We will be using Label Studio to help manage the re-ranking training process. In the following labeling configuration, annotators are presented with a list of documents that are similar to the user's question. They are tasked with selecting the most relevant documents, which are placed in the "Positives" bucket. They must also identify and categorize the hard-negative documents — those that are similar but not relevant — into the "Hard Negatives" bucket. Documents that do not fit into these categories should be skipped.

To facilitate a deeper understanding of the context behind the user's question, additional fields are provided for the user's question itself and the corresponding answer. This context is crucial for annotators to make informed decisions regarding the relevance of each document.

<View>
  <Style>
    .htx-text { white-space: pre-wrap; }
    .question {
    	font-size: 120%; 
    	width: 800px;
    	margin-bottom: 0.5em;
    	border: 1px solid #eee;
    	padding: 0 1em 1em 1em; 
    	background: #fefefe; 
    }
    .answer {
    	font-size: 100%; 
    	width: 800px;
    	background: #fff !important;
    	padding: 1em; 
    }
    .doc-body { 
    	white-space: pre-wrap;   
    	overflow-wrap: break-word;
  		word-break: keep-all; 
    }
    .doc-footer { 
    	font-size: 85%;
    	overflow-wrap: break-word;
  		word-break: keep-all; 
    }
    h3 + p + p { font-size: 85%; } /* doc id */
  </Style>
  
  <View className="question">
    <Header value="Question"/>
    <Text name="question" value="$question" />
  </View>
  
  <Collapse>
    <Panel value="Answer">
      <View className="answer">
        <Text name="answer" value="$answer" />
      </View>
    </Panel>
  </Collapse>
  
  <View style="margin-top: 2em">
    <List name="results" value="$similar_docs" title="Search results" />
    <Ranker name="rank" toName="results">
      <Bucket name="positives" title="Positives" />
      <Bucket name="hard_negatives" title="Hard Negatives" />
    </Ranker>
  </View>
</View>

Task Example

{
    "question": "When editing “Source Cloud Storage” of “AWS S3 (IAM role access)”, the three toggles below will always be turned on in the “Edit Source Storage” window.",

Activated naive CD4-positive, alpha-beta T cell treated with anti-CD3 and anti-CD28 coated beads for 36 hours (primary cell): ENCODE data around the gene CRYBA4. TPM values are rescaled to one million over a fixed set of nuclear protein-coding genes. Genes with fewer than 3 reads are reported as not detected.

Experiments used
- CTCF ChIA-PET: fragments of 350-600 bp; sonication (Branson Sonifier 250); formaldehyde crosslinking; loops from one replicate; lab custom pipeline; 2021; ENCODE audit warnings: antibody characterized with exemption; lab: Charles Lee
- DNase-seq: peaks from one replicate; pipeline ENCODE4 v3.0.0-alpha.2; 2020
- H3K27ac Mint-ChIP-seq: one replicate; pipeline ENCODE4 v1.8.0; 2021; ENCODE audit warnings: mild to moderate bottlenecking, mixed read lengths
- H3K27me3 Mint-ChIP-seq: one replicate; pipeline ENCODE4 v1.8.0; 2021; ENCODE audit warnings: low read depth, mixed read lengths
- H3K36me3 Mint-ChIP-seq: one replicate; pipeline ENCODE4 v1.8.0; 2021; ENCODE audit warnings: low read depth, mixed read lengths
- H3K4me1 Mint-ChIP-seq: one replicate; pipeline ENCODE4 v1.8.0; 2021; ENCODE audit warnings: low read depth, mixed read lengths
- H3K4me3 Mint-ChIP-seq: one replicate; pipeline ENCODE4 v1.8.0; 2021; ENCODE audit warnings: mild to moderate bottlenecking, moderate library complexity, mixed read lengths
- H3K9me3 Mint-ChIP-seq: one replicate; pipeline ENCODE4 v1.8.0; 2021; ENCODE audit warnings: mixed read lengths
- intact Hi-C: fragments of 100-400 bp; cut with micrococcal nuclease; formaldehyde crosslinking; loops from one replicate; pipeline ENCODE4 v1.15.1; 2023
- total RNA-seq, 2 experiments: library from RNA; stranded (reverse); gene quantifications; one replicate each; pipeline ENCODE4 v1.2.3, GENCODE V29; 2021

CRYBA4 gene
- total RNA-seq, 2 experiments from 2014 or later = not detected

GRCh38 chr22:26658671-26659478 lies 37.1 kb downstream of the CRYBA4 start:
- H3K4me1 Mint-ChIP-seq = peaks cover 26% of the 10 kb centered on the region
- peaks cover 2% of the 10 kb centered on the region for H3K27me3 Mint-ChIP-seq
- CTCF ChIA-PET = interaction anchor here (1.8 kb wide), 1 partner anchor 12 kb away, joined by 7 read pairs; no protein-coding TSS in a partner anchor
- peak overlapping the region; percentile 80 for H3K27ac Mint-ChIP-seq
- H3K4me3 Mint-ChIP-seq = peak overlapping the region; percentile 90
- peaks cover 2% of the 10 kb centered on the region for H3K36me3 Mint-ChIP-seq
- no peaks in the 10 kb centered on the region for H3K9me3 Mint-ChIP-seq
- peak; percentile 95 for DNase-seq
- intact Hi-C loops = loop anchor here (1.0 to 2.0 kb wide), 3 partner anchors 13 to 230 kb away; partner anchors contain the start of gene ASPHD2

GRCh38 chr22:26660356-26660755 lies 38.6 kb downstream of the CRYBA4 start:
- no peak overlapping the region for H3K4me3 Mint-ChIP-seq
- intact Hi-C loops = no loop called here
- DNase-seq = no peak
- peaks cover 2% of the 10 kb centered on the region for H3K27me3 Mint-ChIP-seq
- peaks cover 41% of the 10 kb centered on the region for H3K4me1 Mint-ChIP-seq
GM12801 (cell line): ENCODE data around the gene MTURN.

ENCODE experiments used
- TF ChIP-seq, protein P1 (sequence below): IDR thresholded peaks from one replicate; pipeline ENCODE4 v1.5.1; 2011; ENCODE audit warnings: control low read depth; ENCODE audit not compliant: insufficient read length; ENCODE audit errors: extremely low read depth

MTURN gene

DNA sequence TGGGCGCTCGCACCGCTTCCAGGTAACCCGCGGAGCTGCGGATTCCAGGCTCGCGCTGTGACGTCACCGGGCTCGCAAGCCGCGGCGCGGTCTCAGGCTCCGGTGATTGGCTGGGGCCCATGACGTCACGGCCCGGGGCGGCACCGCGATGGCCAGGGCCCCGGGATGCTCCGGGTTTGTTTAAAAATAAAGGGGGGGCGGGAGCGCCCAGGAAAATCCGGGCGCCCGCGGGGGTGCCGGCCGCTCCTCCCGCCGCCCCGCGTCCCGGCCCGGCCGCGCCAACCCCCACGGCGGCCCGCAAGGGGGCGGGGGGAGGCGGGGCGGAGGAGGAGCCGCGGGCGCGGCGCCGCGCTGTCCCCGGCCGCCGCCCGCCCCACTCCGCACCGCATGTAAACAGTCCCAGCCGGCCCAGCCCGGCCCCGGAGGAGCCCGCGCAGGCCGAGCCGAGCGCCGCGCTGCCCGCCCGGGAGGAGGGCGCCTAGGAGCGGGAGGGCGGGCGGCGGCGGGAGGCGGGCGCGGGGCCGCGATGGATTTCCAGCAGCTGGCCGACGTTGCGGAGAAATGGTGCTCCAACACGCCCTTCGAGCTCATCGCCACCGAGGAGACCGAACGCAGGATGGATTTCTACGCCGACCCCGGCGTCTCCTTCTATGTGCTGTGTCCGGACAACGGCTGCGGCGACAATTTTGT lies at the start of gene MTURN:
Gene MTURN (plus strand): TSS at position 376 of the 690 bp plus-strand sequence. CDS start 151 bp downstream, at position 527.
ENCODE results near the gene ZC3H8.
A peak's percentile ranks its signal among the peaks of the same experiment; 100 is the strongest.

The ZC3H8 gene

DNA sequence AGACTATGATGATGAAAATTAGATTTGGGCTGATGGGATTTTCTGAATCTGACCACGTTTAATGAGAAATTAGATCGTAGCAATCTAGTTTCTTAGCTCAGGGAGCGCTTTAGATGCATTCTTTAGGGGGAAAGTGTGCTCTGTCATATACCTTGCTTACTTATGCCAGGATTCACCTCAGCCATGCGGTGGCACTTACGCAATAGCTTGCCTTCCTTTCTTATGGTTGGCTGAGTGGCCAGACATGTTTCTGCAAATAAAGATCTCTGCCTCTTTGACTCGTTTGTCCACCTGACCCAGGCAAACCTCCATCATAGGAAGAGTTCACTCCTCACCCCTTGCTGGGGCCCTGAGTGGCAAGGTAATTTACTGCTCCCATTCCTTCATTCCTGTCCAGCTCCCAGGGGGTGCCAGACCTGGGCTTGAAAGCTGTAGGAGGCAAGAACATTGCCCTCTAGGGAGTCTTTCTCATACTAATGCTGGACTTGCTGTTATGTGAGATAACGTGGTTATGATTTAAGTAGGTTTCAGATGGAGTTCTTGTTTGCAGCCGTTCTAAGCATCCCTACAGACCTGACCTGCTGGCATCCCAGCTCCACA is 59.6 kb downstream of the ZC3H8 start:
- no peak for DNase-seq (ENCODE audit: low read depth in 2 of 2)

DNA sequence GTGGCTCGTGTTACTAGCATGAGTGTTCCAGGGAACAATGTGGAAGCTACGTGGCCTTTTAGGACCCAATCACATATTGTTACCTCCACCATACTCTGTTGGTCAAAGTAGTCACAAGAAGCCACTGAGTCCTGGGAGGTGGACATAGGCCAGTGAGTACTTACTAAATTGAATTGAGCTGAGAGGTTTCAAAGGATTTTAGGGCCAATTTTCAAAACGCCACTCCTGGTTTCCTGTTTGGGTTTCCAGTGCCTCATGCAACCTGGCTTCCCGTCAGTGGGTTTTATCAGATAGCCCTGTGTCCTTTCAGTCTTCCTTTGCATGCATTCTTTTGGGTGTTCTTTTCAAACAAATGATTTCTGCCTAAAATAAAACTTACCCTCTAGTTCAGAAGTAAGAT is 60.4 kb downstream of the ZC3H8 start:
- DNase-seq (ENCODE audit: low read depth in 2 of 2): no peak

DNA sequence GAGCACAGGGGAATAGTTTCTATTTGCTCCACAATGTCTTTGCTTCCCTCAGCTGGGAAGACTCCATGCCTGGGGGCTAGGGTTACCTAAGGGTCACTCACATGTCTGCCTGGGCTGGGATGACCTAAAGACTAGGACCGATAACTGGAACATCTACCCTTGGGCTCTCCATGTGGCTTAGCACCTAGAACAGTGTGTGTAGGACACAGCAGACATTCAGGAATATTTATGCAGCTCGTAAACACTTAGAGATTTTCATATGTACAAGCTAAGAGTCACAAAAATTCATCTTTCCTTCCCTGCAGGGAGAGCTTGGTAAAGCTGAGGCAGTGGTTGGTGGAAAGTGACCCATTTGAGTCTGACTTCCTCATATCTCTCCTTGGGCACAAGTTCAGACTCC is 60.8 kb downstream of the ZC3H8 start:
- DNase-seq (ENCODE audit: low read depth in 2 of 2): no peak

"answer": "I recommend reaching out with specific details so that the support team can escalate the issue appropriately.",
    "similar_docs": [
      {
        "id": "id1",
        "title": "document 1",
        "html": "<i>Could you also comment</i> on the pre-signed url for images? I'm wondering why it needed to be turned on for PDF documents in S3. <a href='http://example.com'>link1</a>",
        "page_content": "Clean text without html tags here: Could you also comment on the pre-signed url for images? I'm wondering why it needed to be turned on for PDF documents in S3."
      },
      {
        "id": "id2",
        "title": "document 2",
        "html": "<h4>Please note!!!!</h4> The first link references the json file itself. <a href='http://example.com'>link 2</a>",
        "page_content": "Please note!!!! The first link references the json file itself."
      }
    ]
}

1. Integrate Label Studio and Get Tasks

1.1. Create a New Project: Start by setting up a new project using the labeling configuration outlined above.

1.2. Obtain Project ID: After creating the project in Label Studio, retrieve the project ID from the browser address bar (e.g. http://app.heartex.com/projects/<id>).

1.3 Populate the Project: The next step involves populating the project with user questions and the corresponding retrieved documents. Utilize the helper class provided by Label Studio for importing tasks:

import os
import time
import requests
import logging

from label_studio_sdk import Client
from langchain.docstore.document import Document
from typing import List


logger = logging.getLogger(__name__)


class LabelStudioImportQuestionAndSimilarDocs:
    """ This class is used to import questions and similar documents to the Label Studio project.
    """

    def __init__(
        self,
        url: str,
        api_key: str = os.getenv("LABEL_STUDIO_API_KEY"),
        project_id: int = int(os.getenv("LABEL_STUDIO_PROJECT_ID", 0)),
    ):
        """ Initialize the Label Studio RAG client
        :param url: Label Studio URL
        :param api_key: Label Studio API key
        :param project_id: Label Studio project ID